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China market hit trough in Q3, says UBS hedge fund

Ms Fitzpatrick thinks China has the greatest leeway, policy-wise, than any other government, and what Beijing is "tactically doing now is shifting to what they know works".


HAVING guided UBS O'Connor's investments in Chinese equities to profit this year amid the rough tumble over the last three months, the head of UBS's hedge fund unit thinks the Chinese market hit its trough in the third quarter.

Dawn Fitzpatrick, the fund's global head and chief investment officer, told The Business Times the volatility has also set hedge funds apart from those that had merely been "riding a beta trend". Beta indicates the degree of risk in an investment that results from market exposure. This contrasts with idiosyncratic, or unpredictable, risk.

O'Connor is one of several hedge funds that invest in liquid stocks and bonds, mainly through a strategy known as relative value. With this, traders can pair two securities to try to make a profit, by shorting an overpriced security and buying a related security that they deem to be cheap.

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"That style of investing in a volatile and dynamic backdrop kind of plays to that style's strength. The key is to be able to nimbly move capital around, between opportunity sets," said Ms Fitzpatrick.

She points to the Chinese and Hong Kong markets as examples, with the trading conditions there deteriorating from June after a good run in the first half of the year. The fund, which does not invest in Chinese bonds, has made money on China this year, she added.

"It does look like we've troughed in the third quarter when it comes to China," she added, noting that the policy focus on the equity markets has been right, even though it was derailed in the short term. "They are clearly pivoting back to their old economic drivers, in terms of housing and autos. I think China has more degrees of freedom, policy-wise, than any other government in the world. And I think what they are tactically doing now is shifting to what they know works."

The hedge fund unit managed US$5.7 billion as at Oct 1. Assets under management (AUM) are unchanged from the start of September.

The fund does not disclose performance details. As an indicator, data provider Preqin showed funds with a relative value strategy have been the only ones that posted a positive return in the third quarter, on average.

Funds were hit blue in the face in the three months ended September, given the market volatility, with Preqin's All-Strategies Hedge Fund benchmark posting a loss of more than 4 per cent - the benchmark's worst quarterly return since the third quarter in 2011. Against this, relative-value funds eked out an overall gain of 0.26 per cent over the quarter.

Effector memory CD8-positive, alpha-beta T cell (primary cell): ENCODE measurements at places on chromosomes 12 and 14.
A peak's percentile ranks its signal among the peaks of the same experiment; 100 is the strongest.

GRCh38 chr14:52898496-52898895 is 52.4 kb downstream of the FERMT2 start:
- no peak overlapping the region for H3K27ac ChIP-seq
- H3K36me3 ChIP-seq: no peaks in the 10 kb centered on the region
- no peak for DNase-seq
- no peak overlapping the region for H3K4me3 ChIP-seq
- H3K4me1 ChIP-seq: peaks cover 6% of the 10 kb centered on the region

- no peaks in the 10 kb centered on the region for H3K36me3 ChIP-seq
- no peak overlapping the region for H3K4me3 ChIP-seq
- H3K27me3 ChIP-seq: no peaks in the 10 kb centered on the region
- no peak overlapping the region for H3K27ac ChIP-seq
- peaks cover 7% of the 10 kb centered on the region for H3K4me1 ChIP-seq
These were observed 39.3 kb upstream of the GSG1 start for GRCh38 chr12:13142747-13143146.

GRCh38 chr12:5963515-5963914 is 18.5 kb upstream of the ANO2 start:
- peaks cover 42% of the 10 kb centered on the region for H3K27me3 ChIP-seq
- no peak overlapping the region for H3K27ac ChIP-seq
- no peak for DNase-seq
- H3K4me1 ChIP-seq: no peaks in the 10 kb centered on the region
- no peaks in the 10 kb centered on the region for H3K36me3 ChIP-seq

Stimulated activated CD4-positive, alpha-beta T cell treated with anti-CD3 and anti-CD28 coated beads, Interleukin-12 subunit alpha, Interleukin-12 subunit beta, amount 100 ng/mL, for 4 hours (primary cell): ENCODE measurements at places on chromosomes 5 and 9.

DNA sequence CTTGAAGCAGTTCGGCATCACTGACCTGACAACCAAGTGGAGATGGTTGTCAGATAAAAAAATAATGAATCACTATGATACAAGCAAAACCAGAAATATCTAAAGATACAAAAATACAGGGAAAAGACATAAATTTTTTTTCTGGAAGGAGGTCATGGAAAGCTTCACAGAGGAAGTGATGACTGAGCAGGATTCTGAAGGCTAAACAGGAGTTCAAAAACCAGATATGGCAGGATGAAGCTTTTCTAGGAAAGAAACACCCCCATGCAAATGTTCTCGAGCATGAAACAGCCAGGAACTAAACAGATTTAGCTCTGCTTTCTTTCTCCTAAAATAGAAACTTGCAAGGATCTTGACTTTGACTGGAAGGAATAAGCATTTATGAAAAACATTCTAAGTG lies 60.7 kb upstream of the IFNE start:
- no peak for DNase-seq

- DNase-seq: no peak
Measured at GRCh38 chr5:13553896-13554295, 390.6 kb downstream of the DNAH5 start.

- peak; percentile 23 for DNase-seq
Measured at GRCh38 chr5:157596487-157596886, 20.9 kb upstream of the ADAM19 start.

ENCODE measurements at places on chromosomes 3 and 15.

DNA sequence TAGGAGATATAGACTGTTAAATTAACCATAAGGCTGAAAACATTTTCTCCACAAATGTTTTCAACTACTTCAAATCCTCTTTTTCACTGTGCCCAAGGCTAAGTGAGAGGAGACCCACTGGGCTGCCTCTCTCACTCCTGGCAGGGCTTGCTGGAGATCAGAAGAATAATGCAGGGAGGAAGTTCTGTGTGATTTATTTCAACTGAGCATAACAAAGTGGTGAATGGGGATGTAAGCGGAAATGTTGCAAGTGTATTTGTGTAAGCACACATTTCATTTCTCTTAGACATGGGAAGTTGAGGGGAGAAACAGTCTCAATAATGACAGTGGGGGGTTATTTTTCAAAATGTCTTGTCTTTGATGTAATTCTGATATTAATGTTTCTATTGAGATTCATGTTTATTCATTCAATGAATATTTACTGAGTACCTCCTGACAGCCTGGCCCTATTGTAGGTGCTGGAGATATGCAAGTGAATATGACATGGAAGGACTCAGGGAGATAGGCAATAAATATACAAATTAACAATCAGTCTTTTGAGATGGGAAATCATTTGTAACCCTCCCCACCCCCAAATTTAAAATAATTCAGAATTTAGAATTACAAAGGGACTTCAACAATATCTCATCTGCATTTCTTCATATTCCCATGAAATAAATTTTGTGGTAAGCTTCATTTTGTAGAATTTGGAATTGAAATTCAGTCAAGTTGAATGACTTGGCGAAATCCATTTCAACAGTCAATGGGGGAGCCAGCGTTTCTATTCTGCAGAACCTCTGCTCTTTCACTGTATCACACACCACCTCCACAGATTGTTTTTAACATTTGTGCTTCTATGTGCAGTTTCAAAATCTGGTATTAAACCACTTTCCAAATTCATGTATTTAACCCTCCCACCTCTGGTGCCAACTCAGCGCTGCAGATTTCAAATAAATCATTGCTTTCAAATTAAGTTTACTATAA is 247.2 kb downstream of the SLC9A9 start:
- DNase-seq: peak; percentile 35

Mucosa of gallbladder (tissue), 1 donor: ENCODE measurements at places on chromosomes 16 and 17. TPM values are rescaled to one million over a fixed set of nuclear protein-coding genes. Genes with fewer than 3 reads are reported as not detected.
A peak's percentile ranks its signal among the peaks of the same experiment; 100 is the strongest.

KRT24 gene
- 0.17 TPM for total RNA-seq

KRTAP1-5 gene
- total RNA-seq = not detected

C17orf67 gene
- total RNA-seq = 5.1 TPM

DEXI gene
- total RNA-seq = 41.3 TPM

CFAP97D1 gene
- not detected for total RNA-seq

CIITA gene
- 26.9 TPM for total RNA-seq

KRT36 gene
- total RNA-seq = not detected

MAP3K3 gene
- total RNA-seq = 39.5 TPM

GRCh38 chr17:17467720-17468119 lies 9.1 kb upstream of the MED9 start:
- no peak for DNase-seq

"We've had six years of global risk assets going straight up," said Ms Fitzpatrick. "What you're seeing play out in the hedge fund industry this year is you're clearly being able to delineate the funds that were creating value for their investors, and funds that were riding a beta trend."

Still, she is wary about the loss of liquidity in the markets, noting this "recalibration" could go on for a couple of years. This comes particularly as global banks are still reducing their balance sheets. "The lower return on balance sheet assets like US Treasuries, (they) become far less attractive assets to loan against. And that has knock-on implications for liquidity."

She expects to see more opportunities in arbitrage linked to mergers - a trade that was the forte of proprietary trading desks at investment banks. Merger activity among listed companies is the strongest since 2007.

With merger arbitrage, a hedge fund tries to make a profit while netting out the risk that an acquisition will fall through, by buying shares of the target firm - which should trade below the acquisition price - and going short on the acquiring company.

"The largest market participants in those merger spreads, historically, were the investment banking proprietary trading desks. And because they are largely out of business . . . you have a really large supply of deals, and the demand for those type of trades is significantly less," Ms Fitzpatrick said.

Returns now range from 6 per cent to double digits, depending on the risk, which reflects significantly wider merger-arbitrage spreads than historical levels, she added. "That's a fertile place for investing now."

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